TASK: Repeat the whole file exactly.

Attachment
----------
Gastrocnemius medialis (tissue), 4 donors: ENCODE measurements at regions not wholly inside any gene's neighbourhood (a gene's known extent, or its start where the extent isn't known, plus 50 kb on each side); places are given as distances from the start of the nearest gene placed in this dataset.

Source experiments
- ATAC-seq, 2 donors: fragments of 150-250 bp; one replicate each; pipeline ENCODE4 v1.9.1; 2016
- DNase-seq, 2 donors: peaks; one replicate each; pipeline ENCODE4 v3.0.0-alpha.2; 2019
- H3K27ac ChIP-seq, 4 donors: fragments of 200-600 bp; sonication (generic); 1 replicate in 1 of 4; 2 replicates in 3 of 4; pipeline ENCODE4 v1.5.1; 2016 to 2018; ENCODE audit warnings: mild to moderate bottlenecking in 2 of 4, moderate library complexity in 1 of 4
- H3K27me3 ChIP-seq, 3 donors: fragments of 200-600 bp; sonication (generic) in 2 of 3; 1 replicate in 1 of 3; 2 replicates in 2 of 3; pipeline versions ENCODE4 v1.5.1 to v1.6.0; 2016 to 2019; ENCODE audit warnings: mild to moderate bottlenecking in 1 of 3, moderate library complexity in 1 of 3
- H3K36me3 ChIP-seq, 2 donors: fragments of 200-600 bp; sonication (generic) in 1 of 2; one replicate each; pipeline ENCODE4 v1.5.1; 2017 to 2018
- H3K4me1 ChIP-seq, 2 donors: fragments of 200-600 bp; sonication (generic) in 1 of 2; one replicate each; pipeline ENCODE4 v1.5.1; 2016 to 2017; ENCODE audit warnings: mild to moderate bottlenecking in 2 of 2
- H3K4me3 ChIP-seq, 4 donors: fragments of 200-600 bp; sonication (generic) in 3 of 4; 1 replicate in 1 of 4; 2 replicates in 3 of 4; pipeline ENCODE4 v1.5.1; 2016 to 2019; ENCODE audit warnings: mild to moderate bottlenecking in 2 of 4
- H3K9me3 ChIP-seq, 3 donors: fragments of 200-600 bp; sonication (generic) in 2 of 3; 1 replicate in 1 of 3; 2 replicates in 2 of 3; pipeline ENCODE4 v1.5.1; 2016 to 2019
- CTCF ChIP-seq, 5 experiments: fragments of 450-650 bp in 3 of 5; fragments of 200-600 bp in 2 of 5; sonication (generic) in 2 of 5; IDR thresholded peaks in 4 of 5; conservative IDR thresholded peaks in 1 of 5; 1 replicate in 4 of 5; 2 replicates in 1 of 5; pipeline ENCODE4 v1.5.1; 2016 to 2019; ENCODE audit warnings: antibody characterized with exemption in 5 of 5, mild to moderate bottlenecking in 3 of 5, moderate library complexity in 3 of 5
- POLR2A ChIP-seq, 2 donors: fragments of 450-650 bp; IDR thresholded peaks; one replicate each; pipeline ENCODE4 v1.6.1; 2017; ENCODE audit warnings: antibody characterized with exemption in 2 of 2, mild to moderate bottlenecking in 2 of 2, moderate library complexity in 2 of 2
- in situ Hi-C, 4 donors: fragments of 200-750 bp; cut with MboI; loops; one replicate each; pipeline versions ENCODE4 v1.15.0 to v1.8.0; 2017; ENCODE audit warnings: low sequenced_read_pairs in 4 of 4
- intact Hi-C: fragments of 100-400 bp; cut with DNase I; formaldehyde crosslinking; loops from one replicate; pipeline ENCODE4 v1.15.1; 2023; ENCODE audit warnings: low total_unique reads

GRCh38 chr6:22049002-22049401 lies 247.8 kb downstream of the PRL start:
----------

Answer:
Gastrocnemius medialis (tissue), 4 donors: ENCODE measurements at regions not wholly inside any gene's neighbourhood (a gene's known extent, or its start where the extent isn't known, plus 50 kb on each side); places are given as distances from the start of the nearest gene placed in this dataset.

Source experiments
- ATAC-seq, 2 donors: fragments of 150-250 bp; one replicate each; pipeline ENCODE4 v1.9.1; 2016
- DNase-seq, 2 donors: peaks; one replicate each; pipeline ENCODE4 v3.0.0-alpha.2; 2019
- H3K27ac ChIP-seq, 4 donors: fragments of 200-600 bp; sonication (generic); 1 replicate in 1 of 4; 2 replicates in 3 of 4; pipeline ENCODE4 v1.5.1; 2016 to 2018; ENCODE audit warnings: mild to moderate bottlenecking in 2 of 4, moderate library complexity in 1 of 4
- H3K27me3 ChIP-seq, 3 donors: fragments of 200-600 bp; sonication (generic) in 2 of 3; 1 replicate in 1 of 3; 2 replicates in 2 of 3; pipeline versions ENCODE4 v1.5.1 to v1.6.0; 2016 to 2019; ENCODE audit warnings: mild to moderate bottlenecking in 1 of 3, moderate library complexity in 1 of 3
- H3K36me3 ChIP-seq, 2 donors: fragments of 200-600 bp; sonication (generic) in 1 of 2; one replicate each; pipeline ENCODE4 v1.5.1; 2017 to 2018
- H3K4me1 ChIP-seq, 2 donors: fragments of 200-600 bp; sonication (generic) in 1 of 2; one replicate each; pipeline ENCODE4 v1.5.1; 2016 to 2017; ENCODE audit warnings: mild to moderate bottlenecking in 2 of 2
- H3K4me3 ChIP-seq, 4 donors: fragments of 200-600 bp; sonication (generic) in 3 of 4; 1 replicate in 1 of 4; 2 replicates in 3 of 4; pipeline ENCODE4 v1.5.1; 2016 to 2019; ENCODE audit warnings: mild to moderate bottlenecking in 2 of 4
- H3K9me3 ChIP-seq, 3 donors: fragments of 200-600 bp; sonication (generic) in 2 of 3; 1 replicate in 1 of 3; 2 replicates in 2 of 3; pipeline ENCODE4 v1.5.1; 2016 to 2019
- CTCF ChIP-seq, 5 experiments: fragments of 450-650 bp in 3 of 5; fragments of 200-600 bp in 2 of 5; sonication (generic) in 2 of 5; IDR thresholded peaks in 4 of 5; conservative IDR thresholded peaks in 1 of 5; 1 replicate in 4 of 5; 2 replicates in 1 of 5; pipeline ENCODE4 v1.5.1; 2016 to 2019; ENCODE audit warnings: antibody characterized with exemption in 5 of 5, mild to moderate bottlenecking in 3 of 5, moderate library complexity in 3 of 5
- POLR2A ChIP-seq, 2 donors: fragments of 450-650 bp; IDR thresholded peaks; one replicate each; pipeline ENCODE4 v1.6.1; 2017; ENCODE audit warnings: antibody characterized with exemption in 2 of 2, mild to moderate bottlenecking in 2 of 2, moderate library complexity in 2 of 2
- in situ Hi-C, 4 donors: fragments of 200-750 bp; cut with MboI; loops; one replicate each; pipeline versions ENCODE4 v1.15.0 to v1.8.0; 2017; ENCODE audit warnings: low sequenced_read_pairs in 4 of 4
- intact Hi-C: fragments of 100-400 bp; cut with DNase I; formaldehyde crosslinking; loops from one replicate; pipeline ENCODE4 v1.15.1; 2023; ENCODE audit warnings: low total_unique reads

GRCh38 chr6:22049002-22049401 lies 247.8 kb downstream of the PRL start: